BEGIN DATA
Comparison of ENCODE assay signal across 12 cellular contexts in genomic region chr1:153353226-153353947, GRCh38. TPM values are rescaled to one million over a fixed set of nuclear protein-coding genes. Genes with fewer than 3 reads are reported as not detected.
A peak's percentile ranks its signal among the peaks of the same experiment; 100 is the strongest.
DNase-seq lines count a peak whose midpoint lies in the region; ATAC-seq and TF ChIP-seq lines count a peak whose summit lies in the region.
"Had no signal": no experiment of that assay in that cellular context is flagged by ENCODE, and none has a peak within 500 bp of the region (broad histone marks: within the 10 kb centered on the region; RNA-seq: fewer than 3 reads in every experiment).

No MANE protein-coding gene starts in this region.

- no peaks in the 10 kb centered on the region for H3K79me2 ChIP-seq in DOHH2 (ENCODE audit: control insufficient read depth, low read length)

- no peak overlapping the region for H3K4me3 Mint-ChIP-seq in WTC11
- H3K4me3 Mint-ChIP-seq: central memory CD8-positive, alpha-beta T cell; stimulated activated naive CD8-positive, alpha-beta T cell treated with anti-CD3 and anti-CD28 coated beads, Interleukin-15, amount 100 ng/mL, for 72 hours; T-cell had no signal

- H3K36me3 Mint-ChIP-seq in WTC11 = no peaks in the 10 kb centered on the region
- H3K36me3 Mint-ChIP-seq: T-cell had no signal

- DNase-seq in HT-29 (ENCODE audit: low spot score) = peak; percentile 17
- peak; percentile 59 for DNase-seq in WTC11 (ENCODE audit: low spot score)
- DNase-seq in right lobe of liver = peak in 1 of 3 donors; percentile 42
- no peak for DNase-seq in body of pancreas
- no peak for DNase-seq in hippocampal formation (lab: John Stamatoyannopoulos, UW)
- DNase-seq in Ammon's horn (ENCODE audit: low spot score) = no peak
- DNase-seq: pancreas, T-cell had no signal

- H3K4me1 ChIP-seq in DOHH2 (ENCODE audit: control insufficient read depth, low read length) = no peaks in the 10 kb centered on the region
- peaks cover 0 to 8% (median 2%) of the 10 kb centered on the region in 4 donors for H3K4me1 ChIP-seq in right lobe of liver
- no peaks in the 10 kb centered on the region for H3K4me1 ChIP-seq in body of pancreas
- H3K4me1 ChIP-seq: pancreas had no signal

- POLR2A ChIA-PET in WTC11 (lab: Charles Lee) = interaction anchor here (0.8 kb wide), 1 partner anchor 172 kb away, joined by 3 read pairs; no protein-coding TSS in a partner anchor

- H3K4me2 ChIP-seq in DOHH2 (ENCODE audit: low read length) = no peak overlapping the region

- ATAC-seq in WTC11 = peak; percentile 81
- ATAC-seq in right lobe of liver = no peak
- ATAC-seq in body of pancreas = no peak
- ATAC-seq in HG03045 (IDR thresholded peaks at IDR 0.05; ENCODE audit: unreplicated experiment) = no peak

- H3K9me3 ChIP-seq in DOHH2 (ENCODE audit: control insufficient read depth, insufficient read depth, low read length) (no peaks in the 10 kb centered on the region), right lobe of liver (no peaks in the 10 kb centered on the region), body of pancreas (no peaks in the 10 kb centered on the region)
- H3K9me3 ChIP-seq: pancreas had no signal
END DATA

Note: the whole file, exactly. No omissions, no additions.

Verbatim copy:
Comparison of ENCODE assay signal across 12 cellular contexts in genomic region chr1:153353226-153353947, GRCh38. TPM values are rescaled to one million over a fixed set of nuclear protein-coding genes. Genes with fewer than 3 reads are reported as not detected.
A peak's percentile ranks its signal among the peaks of the same experiment; 100 is the strongest.
DNase-seq lines count a peak whose midpoint lies in the region; ATAC-seq and TF ChIP-seq lines count a peak whose summit lies in the region.
"Had no signal": no experiment of that assay in that cellular context is flagged by ENCODE, and none has a peak within 500 bp of the region (broad histone marks: within the 10 kb centered on the region; RNA-seq: fewer than 3 reads in every experiment).

No MANE protein-coding gene starts in this region.

- no peaks in the 10 kb centered on the region for H3K79me2 ChIP-seq in DOHH2 (ENCODE audit: control insufficient read depth, low read length)

- no peak overlapping the region for H3K4me3 Mint-ChIP-seq in WTC11
- H3K4me3 Mint-ChIP-seq: central memory CD8-positive, alpha-beta T cell; stimulated activated naive CD8-positive, alpha-beta T cell treated with anti-CD3 and anti-CD28 coated beads, Interleukin-15, amount 100 ng/mL, for 72 hours; T-cell had no signal

- H3K36me3 Mint-ChIP-seq in WTC11 = no peaks in the 10 kb centered on the region
- H3K36me3 Mint-ChIP-seq: T-cell had no signal

- DNase-seq in HT-29 (ENCODE audit: low spot score) = peak; percentile 17
- peak; percentile 59 for DNase-seq in WTC11 (ENCODE audit: low spot score)
- DNase-seq in right lobe of liver = peak in 1 of 3 donors; percentile 42
- no peak for DNase-seq in body of pancreas
- no peak for DNase-seq in hippocampal formation (lab: John Stamatoyannopoulos, UW)
- DNase-seq in Ammon's horn (ENCODE audit: low spot score) = no peak
- DNase-seq: pancreas, T-cell had no signal

- H3K4me1 ChIP-seq in DOHH2 (ENCODE audit: control insufficient read depth, low read length) = no peaks in the 10 kb centered on the region
- peaks cover 0 to 8% (median 2%) of the 10 kb centered on the region in 4 donors for H3K4me1 ChIP-seq in right lobe of liver
- no peaks in the 10 kb centered on the region for H3K4me1 ChIP-seq in body of pancreas
- H3K4me1 ChIP-seq: pancreas had no signal

- POLR2A ChIA-PET in WTC11 (lab: Charles Lee) = interaction anchor here (0.8 kb wide), 1 partner anchor 172 kb away, joined by 3 read pairs; no protein-coding TSS in a partner anchor

- H3K4me2 ChIP-seq in DOHH2 (ENCODE audit: low read length) = no peak overlapping the region

- ATAC-seq in WTC11 = peak; percentile 81
- ATAC-seq in right lobe of liver = no peak
- ATAC-seq in body of pancreas = no peak
- ATAC-seq in HG03045 (IDR thresholded peaks at IDR 0.05; ENCODE audit: unreplicated experiment) = no peak

- H3K9me3 ChIP-seq in DOHH2 (ENCODE audit: control insufficient read depth, insufficient read depth, low read length) (no peaks in the 10 kb centered on the region), right lobe of liver (no peaks in the 10 kb centered on the region), body of pancreas (no peaks in the 10 kb centered on the region)
- H3K9me3 ChIP-seq: pancreas had no signal